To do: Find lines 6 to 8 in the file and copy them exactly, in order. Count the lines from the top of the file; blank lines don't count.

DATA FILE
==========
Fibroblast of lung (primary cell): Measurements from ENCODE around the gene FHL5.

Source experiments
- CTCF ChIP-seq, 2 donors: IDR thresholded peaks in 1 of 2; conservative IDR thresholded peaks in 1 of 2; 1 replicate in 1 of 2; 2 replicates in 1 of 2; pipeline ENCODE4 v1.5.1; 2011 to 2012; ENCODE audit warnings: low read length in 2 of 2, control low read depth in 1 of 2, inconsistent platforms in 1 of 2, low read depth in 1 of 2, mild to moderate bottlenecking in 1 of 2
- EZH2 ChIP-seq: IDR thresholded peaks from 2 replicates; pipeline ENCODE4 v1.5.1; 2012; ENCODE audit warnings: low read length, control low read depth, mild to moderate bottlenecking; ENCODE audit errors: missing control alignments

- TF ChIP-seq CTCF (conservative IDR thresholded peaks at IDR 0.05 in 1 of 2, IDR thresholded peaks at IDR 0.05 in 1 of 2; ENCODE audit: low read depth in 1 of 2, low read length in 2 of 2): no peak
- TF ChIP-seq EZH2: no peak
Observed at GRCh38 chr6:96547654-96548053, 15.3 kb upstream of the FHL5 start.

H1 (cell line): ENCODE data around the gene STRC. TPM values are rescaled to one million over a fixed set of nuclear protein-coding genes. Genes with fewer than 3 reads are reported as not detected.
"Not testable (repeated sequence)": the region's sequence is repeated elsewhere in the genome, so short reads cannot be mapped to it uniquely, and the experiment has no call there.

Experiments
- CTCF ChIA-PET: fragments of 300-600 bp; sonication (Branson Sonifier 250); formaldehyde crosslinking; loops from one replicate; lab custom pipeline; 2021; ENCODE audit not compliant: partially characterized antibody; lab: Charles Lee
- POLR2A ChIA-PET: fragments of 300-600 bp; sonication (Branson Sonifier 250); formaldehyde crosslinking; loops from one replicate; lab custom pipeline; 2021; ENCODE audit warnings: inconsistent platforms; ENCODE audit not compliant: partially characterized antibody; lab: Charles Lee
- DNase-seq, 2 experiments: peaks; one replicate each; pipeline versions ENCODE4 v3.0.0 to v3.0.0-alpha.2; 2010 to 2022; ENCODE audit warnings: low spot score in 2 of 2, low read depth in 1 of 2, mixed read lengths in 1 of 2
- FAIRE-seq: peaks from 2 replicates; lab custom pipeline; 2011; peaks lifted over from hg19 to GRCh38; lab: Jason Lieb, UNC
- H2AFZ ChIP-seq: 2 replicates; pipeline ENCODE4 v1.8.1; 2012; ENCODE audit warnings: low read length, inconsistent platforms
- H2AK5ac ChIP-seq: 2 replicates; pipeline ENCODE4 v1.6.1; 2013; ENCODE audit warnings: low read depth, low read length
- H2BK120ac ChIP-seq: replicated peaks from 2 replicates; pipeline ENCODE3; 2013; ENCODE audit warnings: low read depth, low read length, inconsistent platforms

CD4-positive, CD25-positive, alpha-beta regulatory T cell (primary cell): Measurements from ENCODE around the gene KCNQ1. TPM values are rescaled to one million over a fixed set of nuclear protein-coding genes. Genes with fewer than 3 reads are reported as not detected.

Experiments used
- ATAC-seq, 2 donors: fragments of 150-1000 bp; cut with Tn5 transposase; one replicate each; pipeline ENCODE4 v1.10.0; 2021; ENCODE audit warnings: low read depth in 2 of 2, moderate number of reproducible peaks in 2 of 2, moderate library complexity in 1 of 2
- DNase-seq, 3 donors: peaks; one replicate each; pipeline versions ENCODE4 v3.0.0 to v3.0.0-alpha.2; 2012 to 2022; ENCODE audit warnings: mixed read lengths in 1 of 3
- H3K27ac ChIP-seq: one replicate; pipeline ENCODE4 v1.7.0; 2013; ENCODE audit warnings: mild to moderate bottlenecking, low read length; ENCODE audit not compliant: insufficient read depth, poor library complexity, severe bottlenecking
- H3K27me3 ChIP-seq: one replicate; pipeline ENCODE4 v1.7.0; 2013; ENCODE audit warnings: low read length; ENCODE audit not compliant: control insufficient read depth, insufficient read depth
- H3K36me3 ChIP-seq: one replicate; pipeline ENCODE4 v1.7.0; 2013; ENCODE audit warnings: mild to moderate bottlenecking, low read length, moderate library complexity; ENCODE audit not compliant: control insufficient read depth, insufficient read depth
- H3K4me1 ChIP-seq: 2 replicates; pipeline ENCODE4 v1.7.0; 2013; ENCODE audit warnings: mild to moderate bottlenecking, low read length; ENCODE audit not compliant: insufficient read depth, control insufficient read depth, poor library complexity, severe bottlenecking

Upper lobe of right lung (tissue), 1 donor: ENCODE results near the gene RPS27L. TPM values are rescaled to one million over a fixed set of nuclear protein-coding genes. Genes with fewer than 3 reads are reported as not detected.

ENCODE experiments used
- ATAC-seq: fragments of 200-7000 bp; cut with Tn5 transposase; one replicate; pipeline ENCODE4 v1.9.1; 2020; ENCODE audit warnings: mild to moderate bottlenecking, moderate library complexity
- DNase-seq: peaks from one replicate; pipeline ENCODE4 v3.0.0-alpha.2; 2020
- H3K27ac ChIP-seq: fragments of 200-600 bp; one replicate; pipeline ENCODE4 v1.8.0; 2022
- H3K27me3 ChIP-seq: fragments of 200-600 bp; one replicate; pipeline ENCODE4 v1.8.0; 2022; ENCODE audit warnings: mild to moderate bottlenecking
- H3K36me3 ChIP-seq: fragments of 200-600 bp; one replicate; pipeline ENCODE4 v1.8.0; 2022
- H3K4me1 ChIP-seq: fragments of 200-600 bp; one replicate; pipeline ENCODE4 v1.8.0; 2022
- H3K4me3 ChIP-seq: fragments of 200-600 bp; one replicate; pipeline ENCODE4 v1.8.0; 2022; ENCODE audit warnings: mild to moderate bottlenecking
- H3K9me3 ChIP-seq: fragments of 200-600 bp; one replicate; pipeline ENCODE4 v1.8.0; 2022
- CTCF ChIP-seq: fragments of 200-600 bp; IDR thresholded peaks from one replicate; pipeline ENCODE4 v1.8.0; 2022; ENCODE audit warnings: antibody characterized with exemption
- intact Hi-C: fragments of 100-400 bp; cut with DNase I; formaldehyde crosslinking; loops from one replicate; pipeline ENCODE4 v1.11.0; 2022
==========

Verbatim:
- TF ChIP-seq EZH2: no peak
Observed at GRCh38 chr6:96547654-96548053, 15.3 kb upstream of the FHL5 start.

H1 (cell line): ENCODE data around the gene STRC. TPM values are rescaled to one million over a fixed set of nuclear protein-coding genes. Genes with fewer than 3 reads are reported as not detected.